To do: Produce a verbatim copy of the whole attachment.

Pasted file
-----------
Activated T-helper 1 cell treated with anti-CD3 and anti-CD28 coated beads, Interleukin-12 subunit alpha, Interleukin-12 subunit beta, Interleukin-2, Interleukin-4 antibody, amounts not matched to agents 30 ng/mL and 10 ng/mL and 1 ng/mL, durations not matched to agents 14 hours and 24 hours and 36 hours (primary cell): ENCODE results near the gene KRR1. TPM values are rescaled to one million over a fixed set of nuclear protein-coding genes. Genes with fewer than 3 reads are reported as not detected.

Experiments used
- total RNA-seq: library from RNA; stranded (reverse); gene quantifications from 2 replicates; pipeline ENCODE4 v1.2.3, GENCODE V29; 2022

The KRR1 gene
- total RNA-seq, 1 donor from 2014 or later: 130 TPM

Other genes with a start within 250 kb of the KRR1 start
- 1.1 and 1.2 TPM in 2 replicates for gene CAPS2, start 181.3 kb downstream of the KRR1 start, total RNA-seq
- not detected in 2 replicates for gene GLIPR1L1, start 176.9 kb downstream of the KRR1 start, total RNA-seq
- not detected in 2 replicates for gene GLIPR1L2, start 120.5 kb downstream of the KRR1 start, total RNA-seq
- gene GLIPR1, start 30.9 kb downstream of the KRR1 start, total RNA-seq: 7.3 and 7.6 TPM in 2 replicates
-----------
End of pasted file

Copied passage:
Activated T-helper 1 cell treated with anti-CD3 and anti-CD28 coated beads, Interleukin-12 subunit alpha, Interleukin-12 subunit beta, Interleukin-2, Interleukin-4 antibody, amounts not matched to agents 30 ng/mL and 10 ng/mL and 1 ng/mL, durations not matched to agents 14 hours and 24 hours and 36 hours (primary cell): ENCODE results near the gene KRR1. TPM values are rescaled to one million over a fixed set of nuclear protein-coding genes. Genes with fewer than 3 reads are reported as not detected.

Experiments used
- total RNA-seq: library from RNA; stranded (reverse); gene quantifications from 2 replicates; pipeline ENCODE4 v1.2.3, GENCODE V29; 2022

The KRR1 gene
- total RNA-seq, 1 donor from 2014 or later: 130 TPM

Other genes with a start within 250 kb of the KRR1 start
- 1.1 and 1.2 TPM in 2 replicates for gene CAPS2, start 181.3 kb downstream of the KRR1 start, total RNA-seq
- not detected in 2 replicates for gene GLIPR1L1, start 176.9 kb downstream of the KRR1 start, total RNA-seq
- not detected in 2 replicates for gene GLIPR1L2, start 120.5 kb downstream of the KRR1 start, total RNA-seq
- gene GLIPR1, start 30.9 kb downstream of the KRR1 start, total RNA-seq: 7.3 and 7.6 TPM in 2 replicates